27th May 2012: Noomi Rapace’s Different States

Noomi Rapace (Olaf Becker, The New York Times)

Karen Olsson’s New York Times Magazine profile of Swedish actress Noomi Rapace features some insights about managing different emotional, neurological and psychological states. “I want to keep being able to change into different shapes and different personalities,” Rapace told Olsson.


Rapace trained in Thai boxing for Lisbeth Salander in The Girl With The Dragon Tattoo (2009). She met with a psychiatrist for Daisy Diamond (2007). For Prometheus (2012), “Rapace tried to cultivate an explosive power. She wanted to be like a cat, she says, nimble and powerful but still feminine.”


Physical training enables Rapace to model and to access different emotional and psychological states:


In anticipation of each part she plays, Rapace chooses a training regimen (or, sometimes, a lack thereof) not simply to get in shape but to adjust her relationship with her body. To become Lisbeth Salander, she Thai-boxed and kickboxed, because she wanted to awaken her fighting spirit. Before appearing in “Sherlock Holmes: A Game of Shadows,” Rapace’s first Hollywood movie, she stayed away from the gym, which she said would have been wrong for her Victorian-era-gypsy role, but she studied with a gypsy-dance expert. And for “Passion,” the film she came to Berlin to do, she decided on Bikram yoga, because she felt that its regimented sequence of poses would appeal to her character, Isabelle — “a control freak,” she called her.


Rapace developed the ability to shift into different emotional and physical states during childhood but had to mediate this skill as a mother:


Once Rapace has taken on a role, her impulse is to part with the everyday world, which is to say her everyday consciousness, in favor of the character’s. “When I was younger, I went really deep, as deep as I could, leaving the world behind and stepping into another universe,” she says. “But when I had my son, I had to find a way to be aware of what’s what.”


Olsson captures the range of childhood experiences and acting roles that Rapace can draw on to shape her characters. These included living in Solheimar, Iceland, with Downs Syndrome people; playing alone and having early acting roles; judo training; and attending a Stockholm drama school where she experimented with her social persona. These developmental and learning contexts gave Rapace a repertoire of states of consciousness that she could anchor, chain, and use to design different acting experiences. On playing Blanche in Tennessee Williams’ A Streetcar Named Desire, Rapace said she was “The first character that was running through my veins. I was a little bit psychotic. After shows I didn’t remember what happened.”


For NLP and Ericksonian Hypnosis practitioners, there’s a wealth of material in Olsson’s profile of Rapace to work with. In childhood Rapace developed a controlled form of disassociation from external reality, inward trance, and the ability to access internal emotional, neurological and psychological states as resources. She could alter her subjective universe to become a different person and to move toward a frame of deep identification. She learned to mediate this in social personas — which stunned Hollywood executives who had expected her to be like Lisbeth Salander. Acting roles became a vehicle for creative experimentation and self-growth. When she finished a role, Rapace moved away from it. Physical training provided the kinasthetic anchors for her different states. Rapace thus conceived a strategy for state management that can be modelled and used in non-acting contexts.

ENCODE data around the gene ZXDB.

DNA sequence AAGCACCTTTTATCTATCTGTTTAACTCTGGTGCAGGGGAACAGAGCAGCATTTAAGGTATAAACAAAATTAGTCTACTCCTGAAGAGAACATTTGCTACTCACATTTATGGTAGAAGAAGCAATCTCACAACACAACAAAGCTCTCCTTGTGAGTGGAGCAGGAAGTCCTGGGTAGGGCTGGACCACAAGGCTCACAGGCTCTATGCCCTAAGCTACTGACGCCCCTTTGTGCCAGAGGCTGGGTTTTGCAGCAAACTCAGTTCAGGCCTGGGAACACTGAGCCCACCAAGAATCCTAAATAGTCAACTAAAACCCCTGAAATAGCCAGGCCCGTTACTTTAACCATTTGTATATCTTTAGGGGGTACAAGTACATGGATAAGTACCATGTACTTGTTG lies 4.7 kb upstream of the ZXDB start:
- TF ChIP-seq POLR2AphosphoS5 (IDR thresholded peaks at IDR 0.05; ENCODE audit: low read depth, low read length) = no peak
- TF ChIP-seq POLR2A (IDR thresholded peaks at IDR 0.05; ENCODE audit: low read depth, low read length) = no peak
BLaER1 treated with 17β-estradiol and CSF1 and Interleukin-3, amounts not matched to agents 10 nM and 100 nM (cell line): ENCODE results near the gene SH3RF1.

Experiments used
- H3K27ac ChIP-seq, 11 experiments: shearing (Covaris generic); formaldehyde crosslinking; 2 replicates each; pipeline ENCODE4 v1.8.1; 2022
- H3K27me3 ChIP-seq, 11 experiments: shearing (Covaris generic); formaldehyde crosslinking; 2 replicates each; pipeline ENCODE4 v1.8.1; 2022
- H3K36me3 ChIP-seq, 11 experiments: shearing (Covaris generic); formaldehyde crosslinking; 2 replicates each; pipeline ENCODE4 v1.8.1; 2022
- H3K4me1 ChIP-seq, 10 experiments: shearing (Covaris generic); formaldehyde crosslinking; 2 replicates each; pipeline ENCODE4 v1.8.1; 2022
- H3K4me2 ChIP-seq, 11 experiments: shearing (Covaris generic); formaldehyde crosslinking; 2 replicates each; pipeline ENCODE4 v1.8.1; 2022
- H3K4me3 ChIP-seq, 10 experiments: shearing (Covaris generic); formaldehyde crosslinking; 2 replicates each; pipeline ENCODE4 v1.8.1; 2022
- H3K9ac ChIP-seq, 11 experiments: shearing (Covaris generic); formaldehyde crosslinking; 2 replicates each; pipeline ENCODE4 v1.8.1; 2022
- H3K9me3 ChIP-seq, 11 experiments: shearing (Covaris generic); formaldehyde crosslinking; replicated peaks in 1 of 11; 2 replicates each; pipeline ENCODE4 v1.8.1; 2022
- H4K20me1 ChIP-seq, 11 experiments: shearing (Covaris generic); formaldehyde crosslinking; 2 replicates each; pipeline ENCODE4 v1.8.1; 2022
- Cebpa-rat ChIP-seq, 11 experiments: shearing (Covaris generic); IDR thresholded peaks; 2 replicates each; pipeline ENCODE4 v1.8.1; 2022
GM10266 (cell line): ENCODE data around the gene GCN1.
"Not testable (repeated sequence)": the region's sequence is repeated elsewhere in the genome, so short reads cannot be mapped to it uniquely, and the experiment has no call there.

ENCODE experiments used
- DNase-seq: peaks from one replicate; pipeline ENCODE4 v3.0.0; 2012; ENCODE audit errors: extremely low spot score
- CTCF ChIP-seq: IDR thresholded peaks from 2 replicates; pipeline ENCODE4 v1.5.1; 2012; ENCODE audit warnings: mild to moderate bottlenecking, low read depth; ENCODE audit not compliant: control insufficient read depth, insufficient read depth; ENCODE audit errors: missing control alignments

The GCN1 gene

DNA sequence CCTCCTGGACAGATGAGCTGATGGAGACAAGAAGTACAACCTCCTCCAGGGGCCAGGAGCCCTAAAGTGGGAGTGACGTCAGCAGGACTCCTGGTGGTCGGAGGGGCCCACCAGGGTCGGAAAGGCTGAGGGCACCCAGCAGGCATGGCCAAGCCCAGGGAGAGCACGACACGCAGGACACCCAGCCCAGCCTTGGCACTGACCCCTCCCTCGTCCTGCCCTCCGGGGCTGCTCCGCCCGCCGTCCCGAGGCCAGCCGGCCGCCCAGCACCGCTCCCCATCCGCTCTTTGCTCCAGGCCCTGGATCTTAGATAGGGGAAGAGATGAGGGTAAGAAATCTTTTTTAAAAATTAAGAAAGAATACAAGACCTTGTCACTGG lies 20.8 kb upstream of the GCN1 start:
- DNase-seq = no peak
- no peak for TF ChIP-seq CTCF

15 Years In The Wilderness

Actor Mickey Rourke is an Oscar favourite for his Method role in Darren Aronofsky‘s The Wrestler (2008).  Press coverage focuses on Rourke’s rise-and-fall: how his bad boy image led to onset difficulties in the late 1980s, a bitter breakup with model Carre Otis, and living humiliated, destitute and largely forgotten by the mid-1990s.  Arrogance, self-loathing, and rejecting offers for roles in later blockbusters all played a part in Rourke’s banishment to straight-to-video films.  He has waited 15 years in the wilderness before a career turnaround.

The Guardian‘s Carole Cadwalladr captures this destructive career arc in a poignant interview in which Rourke examines his poor decisions and their impact.  It’s as if Marlon Brando had coauthored Sidney Finkelstein’s study Why Executives Fail (Portfolio, New York, 2003): see Finkelstein’s homepage, the book’s website, and a video lecture.  Rourke admits to many of the communication problems, career-blocking moves and blow-ups that Allen N. Weiner identifies in his book So Smart But . . . (Jossey-Bass, San Francisco, 2006).
I reflected on Cadwalladr’s profile for a week: Rourke has insights about why star performers can blow-up.  And then Pat Jordan of The New York Times decided to do some fact-checking with others after an interview with Rourke.  What emerges from Jordan’s investigation is a far more nuanced view of Rourke’s anecdotes and self-narratives to Cadwalladr and other journalists.  “He has spent his entire adult life playing not fictional characters but an idealized delusional fantasy of himself,” Jordan observes.  Maybe so, but Cadwalladr and Jordan have both written detailed and emotive portraits of Rourke who now could have a fourth act: following Finkelstein and Weiner on the corporate seminar circuit on how not to make decisions that destroy careers and reputations.